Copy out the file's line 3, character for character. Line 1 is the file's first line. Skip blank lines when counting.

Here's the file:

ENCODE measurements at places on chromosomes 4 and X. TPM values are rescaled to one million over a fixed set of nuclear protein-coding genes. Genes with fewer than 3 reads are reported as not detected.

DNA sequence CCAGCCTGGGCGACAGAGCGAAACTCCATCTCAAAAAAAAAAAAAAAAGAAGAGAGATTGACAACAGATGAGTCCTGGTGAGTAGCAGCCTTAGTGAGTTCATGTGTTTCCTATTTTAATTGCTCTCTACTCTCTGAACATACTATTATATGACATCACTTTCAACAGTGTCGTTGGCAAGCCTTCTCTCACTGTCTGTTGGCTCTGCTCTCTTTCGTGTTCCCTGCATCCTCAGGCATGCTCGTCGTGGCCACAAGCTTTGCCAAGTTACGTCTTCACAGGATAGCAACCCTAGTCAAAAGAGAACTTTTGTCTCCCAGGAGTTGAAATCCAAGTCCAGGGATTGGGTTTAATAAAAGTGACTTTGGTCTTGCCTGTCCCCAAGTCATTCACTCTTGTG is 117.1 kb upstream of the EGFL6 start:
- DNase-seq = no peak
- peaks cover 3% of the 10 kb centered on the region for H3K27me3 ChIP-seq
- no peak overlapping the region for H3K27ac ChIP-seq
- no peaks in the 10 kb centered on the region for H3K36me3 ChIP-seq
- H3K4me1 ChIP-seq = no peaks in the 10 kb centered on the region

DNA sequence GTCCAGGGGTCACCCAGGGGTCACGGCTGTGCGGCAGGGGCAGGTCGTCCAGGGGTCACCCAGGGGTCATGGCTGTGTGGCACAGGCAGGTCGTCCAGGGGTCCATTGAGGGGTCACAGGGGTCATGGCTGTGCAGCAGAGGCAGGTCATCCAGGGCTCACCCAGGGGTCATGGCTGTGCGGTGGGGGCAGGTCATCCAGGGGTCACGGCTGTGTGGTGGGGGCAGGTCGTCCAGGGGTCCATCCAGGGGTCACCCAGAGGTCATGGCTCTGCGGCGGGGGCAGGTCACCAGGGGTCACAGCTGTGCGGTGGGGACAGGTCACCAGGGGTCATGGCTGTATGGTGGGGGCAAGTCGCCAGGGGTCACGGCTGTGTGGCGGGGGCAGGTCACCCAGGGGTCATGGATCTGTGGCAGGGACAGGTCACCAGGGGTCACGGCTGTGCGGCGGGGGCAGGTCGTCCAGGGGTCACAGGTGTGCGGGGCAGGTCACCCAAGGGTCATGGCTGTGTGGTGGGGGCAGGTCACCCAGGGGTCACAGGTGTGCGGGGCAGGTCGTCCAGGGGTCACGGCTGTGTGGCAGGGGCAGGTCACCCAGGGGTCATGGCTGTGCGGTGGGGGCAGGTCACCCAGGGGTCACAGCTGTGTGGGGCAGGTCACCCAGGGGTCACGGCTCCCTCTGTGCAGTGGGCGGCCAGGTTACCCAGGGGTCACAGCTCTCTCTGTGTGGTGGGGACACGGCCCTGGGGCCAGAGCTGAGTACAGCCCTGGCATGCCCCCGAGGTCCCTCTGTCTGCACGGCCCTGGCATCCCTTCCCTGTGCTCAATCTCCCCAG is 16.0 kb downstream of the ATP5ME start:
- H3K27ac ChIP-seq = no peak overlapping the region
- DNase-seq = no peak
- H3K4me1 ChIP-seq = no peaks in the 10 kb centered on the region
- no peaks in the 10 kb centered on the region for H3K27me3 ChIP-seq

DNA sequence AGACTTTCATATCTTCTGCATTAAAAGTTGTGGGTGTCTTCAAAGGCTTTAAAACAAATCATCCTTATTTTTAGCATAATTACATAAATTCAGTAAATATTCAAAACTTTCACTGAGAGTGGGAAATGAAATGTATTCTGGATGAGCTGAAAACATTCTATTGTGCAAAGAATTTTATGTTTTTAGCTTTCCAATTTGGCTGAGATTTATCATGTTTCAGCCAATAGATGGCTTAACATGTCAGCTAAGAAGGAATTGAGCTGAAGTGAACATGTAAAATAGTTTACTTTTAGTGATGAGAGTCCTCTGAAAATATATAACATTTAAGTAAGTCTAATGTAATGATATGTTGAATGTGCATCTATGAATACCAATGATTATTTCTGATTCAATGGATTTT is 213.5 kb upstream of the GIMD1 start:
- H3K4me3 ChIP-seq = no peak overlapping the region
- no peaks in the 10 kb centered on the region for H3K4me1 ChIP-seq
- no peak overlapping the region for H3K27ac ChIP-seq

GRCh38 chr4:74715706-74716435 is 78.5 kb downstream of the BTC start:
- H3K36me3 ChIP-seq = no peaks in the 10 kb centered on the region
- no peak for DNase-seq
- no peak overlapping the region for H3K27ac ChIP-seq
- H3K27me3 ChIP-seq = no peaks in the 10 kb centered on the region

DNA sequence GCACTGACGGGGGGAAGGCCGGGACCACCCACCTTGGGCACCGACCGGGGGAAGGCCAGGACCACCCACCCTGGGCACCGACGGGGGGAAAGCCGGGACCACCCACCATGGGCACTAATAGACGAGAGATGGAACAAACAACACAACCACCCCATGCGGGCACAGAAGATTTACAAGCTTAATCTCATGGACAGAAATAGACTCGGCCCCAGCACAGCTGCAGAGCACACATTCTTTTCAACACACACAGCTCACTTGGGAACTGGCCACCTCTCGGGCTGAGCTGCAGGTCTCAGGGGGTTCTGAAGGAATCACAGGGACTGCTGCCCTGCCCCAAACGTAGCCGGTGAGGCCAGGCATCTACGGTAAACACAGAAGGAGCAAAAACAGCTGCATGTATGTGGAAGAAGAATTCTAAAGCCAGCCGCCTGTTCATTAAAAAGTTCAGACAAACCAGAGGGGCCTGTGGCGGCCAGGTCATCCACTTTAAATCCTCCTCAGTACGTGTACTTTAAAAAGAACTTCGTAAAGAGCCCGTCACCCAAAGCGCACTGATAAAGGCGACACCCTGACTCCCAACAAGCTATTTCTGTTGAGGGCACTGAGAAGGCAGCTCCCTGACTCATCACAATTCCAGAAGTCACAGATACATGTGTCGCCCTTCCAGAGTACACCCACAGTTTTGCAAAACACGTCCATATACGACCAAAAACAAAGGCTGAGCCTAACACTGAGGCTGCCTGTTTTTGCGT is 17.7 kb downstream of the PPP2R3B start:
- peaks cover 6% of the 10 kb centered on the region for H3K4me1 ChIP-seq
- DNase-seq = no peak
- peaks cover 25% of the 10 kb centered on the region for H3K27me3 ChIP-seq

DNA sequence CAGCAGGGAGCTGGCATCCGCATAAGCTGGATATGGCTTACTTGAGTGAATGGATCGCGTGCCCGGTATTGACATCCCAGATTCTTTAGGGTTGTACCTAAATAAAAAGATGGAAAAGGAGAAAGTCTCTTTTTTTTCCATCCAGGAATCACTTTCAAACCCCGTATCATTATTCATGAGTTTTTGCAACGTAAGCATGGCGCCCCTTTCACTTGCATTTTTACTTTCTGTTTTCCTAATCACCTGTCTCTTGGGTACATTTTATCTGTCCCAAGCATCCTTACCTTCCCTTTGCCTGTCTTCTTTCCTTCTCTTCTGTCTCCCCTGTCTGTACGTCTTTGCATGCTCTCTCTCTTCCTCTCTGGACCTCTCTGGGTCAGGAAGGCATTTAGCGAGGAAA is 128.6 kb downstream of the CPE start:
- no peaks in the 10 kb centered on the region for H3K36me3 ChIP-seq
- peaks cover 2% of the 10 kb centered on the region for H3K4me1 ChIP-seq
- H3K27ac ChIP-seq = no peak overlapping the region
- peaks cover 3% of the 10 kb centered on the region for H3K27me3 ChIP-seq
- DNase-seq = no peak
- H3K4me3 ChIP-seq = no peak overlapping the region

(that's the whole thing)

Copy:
- DNase-seq = no peak